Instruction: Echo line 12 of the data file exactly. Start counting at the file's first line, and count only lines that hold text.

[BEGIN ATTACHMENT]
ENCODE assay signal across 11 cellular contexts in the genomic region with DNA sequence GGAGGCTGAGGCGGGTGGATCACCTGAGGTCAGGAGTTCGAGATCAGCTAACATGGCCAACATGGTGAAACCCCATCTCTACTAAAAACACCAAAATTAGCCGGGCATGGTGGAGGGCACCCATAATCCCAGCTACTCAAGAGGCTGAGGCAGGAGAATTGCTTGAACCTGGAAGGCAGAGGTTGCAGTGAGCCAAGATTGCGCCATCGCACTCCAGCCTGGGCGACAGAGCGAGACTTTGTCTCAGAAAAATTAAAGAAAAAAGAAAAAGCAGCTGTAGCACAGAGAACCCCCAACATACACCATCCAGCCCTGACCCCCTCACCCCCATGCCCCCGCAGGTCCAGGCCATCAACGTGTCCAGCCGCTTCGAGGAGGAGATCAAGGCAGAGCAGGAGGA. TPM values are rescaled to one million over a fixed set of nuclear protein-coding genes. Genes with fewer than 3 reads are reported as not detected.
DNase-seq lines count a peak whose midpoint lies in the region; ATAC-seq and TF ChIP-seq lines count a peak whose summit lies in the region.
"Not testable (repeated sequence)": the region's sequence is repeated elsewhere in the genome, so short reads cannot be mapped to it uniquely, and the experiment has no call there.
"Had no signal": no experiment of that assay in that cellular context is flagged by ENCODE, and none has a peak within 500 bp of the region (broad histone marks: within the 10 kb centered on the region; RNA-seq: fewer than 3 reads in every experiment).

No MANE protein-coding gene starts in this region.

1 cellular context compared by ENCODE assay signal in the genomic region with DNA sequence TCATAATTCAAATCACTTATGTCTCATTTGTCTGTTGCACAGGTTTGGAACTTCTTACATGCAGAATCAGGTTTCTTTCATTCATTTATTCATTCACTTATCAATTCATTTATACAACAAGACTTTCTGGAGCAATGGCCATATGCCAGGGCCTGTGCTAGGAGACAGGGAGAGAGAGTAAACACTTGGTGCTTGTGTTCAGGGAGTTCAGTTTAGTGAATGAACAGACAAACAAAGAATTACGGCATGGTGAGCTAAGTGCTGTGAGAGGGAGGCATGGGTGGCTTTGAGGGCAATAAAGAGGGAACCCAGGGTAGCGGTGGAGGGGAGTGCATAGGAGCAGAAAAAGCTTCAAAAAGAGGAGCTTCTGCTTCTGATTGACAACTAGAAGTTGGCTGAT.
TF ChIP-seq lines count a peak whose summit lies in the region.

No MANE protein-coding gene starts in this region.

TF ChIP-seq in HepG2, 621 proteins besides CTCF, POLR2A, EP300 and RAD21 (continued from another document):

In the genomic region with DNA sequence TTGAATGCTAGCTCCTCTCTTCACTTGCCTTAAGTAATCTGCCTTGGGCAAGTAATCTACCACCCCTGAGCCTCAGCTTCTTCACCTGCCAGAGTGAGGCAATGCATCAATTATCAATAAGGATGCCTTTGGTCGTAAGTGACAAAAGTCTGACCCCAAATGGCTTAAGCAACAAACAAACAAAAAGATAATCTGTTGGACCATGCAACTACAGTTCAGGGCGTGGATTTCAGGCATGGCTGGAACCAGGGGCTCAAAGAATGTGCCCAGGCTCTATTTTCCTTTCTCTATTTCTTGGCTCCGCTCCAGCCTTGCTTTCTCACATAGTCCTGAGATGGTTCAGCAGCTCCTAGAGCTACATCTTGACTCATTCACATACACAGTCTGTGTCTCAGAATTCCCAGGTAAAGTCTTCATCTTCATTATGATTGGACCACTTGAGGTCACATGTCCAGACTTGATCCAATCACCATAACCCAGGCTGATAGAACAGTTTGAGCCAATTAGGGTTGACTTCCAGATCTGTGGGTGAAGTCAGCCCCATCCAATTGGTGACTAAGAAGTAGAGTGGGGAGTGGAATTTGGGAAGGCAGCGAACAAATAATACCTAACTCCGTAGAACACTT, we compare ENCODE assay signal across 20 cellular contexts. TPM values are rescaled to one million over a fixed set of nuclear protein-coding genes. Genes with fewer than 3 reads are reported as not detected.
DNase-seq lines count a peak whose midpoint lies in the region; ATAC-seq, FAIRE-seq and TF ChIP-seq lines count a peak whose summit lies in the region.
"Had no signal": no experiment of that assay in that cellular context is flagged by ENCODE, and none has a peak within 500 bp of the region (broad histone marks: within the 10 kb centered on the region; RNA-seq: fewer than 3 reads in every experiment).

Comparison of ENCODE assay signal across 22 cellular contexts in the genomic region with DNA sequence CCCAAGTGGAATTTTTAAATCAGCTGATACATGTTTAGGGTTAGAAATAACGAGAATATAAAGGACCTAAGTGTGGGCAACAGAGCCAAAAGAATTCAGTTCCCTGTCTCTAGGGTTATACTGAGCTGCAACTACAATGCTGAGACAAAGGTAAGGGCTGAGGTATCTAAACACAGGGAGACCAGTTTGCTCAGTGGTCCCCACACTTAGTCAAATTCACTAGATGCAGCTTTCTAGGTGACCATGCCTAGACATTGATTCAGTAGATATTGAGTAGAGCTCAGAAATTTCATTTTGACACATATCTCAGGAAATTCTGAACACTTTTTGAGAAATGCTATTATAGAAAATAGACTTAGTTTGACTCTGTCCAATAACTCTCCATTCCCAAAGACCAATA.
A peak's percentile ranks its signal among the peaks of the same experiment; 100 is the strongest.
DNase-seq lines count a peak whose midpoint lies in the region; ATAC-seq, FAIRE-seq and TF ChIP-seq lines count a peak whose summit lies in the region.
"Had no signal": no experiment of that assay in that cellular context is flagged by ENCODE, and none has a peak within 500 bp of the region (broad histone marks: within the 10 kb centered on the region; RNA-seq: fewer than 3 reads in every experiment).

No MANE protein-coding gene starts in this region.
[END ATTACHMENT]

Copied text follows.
"Had no signal": no experiment of that assay in that cellular context is flagged by ENCODE, and none has a peak within 500 bp of the region (broad histone marks: within the 10 kb centered on the region; RNA-seq: fewer than 3 reads in every experiment).